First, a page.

Shelley: Ms.Evenson says we are in a weird place where it is both a blessing and a curse. Blessing because it is so much easier to find out about things; Curse because there is so much to find out! Her advice is to find that ONE person whom you trust to learn. Think about crazy things- like what would video be in 20 years? Think about its implications for all the other fields. Also look back- it makes a lot of sense to look back on how a technology was back then, and how it has evolved over the years.
My biggest take away from this question was there is this one secret question to become a thought leader: “What If”? Thought leaders are all about possibilities. Keep giving yourself that permission of exploration. Have lot of conversations and lot of interactions to become that Go-To person you always dreamt of becoming.
Question: How do you get that visibility and credibility by saying YES to opportunities? What are some of the things you have done to leverage all the opportunities that came by you.
Janet: One of the biggest opportunities that came her way was moving from MIT to Georgia Tech. She wrote a book abt the possibilities of narrative in digital formats. That became a blue print in Hollywood, etc. She thought one of the first classes in this subject. She says she dint do it because she wanted to be a leader-but did it at a time when the world was ready to hear.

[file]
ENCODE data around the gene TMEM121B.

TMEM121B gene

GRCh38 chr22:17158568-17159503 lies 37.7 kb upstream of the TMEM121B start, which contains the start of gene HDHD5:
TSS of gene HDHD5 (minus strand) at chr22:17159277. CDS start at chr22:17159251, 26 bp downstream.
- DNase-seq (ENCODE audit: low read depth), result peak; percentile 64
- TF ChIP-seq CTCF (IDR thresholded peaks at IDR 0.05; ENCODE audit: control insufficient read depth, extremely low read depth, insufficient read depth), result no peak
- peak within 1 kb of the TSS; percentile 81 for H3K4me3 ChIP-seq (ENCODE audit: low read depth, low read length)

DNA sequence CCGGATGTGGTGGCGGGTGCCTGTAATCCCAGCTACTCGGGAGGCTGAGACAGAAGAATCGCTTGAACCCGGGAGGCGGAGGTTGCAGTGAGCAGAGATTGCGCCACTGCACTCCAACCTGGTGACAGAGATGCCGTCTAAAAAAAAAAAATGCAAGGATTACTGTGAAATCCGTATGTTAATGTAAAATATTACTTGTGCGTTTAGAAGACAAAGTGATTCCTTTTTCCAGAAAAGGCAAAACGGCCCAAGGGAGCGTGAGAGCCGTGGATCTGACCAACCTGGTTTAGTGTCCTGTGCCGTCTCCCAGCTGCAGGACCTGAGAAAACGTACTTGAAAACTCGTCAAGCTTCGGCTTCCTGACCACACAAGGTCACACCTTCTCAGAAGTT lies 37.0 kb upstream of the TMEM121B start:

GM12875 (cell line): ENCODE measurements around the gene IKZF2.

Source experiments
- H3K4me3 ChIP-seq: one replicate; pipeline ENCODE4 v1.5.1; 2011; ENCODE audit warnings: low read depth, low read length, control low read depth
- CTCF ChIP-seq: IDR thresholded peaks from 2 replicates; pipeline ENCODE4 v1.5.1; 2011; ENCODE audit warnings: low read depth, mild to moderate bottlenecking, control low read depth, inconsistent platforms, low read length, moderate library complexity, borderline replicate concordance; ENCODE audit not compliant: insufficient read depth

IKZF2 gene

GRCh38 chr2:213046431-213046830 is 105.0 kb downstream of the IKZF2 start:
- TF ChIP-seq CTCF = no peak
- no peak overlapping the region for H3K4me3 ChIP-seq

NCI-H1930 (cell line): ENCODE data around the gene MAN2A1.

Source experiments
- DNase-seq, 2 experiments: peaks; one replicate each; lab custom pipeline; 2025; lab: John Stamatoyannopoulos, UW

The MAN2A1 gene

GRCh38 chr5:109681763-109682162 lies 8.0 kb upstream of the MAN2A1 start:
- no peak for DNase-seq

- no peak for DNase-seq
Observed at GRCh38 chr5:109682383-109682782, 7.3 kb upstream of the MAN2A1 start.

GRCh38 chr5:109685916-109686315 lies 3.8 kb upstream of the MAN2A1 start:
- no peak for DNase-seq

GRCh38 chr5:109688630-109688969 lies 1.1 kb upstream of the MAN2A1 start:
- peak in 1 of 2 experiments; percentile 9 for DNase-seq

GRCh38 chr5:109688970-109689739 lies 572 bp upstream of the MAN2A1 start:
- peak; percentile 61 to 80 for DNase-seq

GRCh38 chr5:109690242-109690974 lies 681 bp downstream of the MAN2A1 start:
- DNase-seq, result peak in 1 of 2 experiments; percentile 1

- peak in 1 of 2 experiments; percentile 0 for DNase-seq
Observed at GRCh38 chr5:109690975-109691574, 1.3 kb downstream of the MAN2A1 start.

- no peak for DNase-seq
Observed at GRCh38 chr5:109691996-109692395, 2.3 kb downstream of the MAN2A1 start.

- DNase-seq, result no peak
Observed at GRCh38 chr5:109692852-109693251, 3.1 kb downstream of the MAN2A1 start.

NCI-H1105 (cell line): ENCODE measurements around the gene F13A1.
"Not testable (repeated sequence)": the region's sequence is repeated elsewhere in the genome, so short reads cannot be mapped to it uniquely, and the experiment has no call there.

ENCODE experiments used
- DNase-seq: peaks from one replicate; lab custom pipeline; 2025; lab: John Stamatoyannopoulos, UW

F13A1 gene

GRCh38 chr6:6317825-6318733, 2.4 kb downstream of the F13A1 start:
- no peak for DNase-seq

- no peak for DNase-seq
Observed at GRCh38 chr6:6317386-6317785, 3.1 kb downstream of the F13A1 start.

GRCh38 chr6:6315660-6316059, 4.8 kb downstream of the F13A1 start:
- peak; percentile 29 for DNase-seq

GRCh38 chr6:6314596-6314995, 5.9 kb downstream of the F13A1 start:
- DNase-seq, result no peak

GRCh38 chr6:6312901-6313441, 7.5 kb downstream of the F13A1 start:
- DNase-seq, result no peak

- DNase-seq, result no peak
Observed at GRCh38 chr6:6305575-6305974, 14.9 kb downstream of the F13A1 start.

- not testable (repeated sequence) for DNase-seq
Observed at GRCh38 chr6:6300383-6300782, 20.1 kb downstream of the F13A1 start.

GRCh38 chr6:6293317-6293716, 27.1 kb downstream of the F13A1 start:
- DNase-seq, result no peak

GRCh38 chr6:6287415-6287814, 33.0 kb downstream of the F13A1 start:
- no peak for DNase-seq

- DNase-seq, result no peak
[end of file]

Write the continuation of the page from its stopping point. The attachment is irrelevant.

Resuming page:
Shelley: Saying yes often comes because someone else said no (which is indeed true!). Look for these places and jump in where there is an opportunity.
Nina: Ms.Bhatti took most of the speaking opportunities that came her way because she wanted the world to know what they were doing. She takes the story and gives the right perspective for the target audience. And she feels in every session- the audience is not just the audience- it’s an audition. Speaking at sessions is a great way to meet like-minded people, and building your reputation as a professional. Being known outside your company is really important to be a thought leader.
My biggest take away from this question was that “leadership is a category of three letters. Good leaders are the ones who are known to be good at: